WASHINGTON (Reuters) - Northrop Grumman Corp’s B-21 long-range bomber will be called “Raider,” U.S. Air Force Secretary Deborah James said on Monday.
The estimated $80 billion program has been shrouded in secrecy since its inception for fear of revealing military secrets to potential enemies.
The bomber was named after the Doolittle raiders, who early in World War Two carried out bombing missions over Japan, James said while speaking at a conference.
Northrop won a contract in October to develop and build 100 of the new bombers. [nL1N12R2ES]
The stealth B-21, the first new U.S. bomber of the 21st century, is part of an effort to replace the Air Force’s aging B-52 and B-1 bombers, though it is not slated to be ready for combat use before 2025.
Earlier this year, James unveiled the first image of the bomber and announced a contest to decide on a name. [nL2N1650WB]
James and Air Force Chief of Staff David Goldfein chose the name after a panel narrowed down more than 2,000 submissions, an Air Force statement said.
Sixteen bombers under the command of American aviator Lieutenant Colonel James “Jimmy” Doolittle bombed Tokyo and other places in Japan on April 18, 1942, when American spirits were at a low point, just four months after Japanese forces attacked Pearl Harbor in Hawaii.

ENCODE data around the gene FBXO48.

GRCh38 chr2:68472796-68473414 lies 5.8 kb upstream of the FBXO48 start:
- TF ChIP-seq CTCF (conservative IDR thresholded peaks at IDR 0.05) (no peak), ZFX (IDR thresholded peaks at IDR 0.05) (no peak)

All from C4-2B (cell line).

To boost public morale, President Franklin Roosevelt asked the armed forces to respond to Pearl Harbor, and Doolittle, already retired, returned to active duty and the plan for the raid was hatched.
Over the years, the legend of their mission - the first U.S. raid to strike the Japanese home islands - has grown, spawning books and a movie and recognized by military and history buffs.
Retired Lieutenant Colonel Richard Cole, who recently turned 101 years old and was Doolittle’s co-pilot, was alongside James to announce the naming of the bomber.
Reporting by Idrees Ali